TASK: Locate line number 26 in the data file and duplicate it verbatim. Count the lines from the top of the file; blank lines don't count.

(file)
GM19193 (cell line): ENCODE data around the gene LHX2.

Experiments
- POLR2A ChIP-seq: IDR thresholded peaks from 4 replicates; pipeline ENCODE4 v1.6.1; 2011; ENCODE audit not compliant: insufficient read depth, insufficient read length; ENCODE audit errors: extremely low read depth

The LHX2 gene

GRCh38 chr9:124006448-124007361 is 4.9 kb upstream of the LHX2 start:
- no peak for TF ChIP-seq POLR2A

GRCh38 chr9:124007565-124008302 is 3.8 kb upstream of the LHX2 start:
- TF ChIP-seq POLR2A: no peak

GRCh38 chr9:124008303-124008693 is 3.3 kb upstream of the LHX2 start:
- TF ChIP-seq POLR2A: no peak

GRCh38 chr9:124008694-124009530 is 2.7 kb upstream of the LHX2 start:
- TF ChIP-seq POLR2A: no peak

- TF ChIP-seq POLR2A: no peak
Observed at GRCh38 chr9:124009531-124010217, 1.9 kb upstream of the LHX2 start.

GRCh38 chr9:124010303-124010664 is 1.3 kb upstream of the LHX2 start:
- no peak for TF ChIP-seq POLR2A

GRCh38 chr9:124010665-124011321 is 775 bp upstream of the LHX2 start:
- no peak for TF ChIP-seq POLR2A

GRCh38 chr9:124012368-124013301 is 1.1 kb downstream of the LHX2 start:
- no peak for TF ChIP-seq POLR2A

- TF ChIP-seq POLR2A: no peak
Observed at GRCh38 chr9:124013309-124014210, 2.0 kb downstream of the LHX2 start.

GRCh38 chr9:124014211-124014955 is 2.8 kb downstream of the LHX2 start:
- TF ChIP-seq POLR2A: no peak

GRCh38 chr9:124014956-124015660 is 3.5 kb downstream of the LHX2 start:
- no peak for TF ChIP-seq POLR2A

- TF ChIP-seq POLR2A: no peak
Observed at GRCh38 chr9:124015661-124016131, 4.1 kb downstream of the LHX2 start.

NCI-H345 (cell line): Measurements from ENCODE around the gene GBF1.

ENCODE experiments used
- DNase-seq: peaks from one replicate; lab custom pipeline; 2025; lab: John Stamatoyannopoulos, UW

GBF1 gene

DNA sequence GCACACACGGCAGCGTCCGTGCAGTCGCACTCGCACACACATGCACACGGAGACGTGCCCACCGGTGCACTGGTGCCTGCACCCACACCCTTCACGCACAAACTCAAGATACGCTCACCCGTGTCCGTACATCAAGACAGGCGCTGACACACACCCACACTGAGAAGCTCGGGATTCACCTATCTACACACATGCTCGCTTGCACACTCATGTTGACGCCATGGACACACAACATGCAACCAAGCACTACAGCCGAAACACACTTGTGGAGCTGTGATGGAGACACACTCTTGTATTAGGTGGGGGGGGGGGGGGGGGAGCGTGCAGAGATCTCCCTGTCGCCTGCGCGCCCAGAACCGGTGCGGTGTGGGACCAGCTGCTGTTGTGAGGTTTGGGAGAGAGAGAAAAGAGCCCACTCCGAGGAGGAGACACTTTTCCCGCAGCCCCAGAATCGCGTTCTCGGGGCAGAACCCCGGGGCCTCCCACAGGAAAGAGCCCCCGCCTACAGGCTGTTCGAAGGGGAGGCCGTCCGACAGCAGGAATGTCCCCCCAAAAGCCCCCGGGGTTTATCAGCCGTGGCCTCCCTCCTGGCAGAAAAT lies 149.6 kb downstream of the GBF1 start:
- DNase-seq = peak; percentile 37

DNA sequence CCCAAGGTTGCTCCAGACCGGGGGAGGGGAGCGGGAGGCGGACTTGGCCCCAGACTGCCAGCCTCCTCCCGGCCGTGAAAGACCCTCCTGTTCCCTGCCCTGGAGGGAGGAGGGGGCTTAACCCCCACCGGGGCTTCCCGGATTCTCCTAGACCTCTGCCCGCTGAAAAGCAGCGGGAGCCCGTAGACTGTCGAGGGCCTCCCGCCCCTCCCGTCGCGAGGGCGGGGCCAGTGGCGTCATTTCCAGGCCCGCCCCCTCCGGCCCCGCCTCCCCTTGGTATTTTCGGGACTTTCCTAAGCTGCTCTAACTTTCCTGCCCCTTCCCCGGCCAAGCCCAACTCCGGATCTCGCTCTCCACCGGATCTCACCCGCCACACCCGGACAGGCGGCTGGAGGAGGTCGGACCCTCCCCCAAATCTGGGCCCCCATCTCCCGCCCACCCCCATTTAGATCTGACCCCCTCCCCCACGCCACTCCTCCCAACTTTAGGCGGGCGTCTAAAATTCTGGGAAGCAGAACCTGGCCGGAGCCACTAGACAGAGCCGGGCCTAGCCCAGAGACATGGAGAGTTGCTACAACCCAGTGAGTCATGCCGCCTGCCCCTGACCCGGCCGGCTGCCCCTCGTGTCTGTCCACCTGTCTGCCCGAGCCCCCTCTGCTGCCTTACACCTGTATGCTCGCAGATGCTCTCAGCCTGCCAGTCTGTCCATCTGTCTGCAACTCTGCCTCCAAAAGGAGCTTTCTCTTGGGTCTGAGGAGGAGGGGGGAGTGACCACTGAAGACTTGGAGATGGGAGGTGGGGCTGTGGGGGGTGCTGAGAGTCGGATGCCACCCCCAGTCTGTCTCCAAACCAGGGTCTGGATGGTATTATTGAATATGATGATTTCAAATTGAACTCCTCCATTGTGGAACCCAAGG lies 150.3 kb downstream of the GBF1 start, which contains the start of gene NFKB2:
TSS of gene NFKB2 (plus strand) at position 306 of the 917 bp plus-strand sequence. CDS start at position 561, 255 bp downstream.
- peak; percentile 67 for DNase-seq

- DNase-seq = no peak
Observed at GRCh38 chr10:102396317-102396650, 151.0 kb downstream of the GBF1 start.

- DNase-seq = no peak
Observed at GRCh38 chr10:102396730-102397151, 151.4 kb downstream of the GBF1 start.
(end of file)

- no peak for TF ChIP-seq POLR2A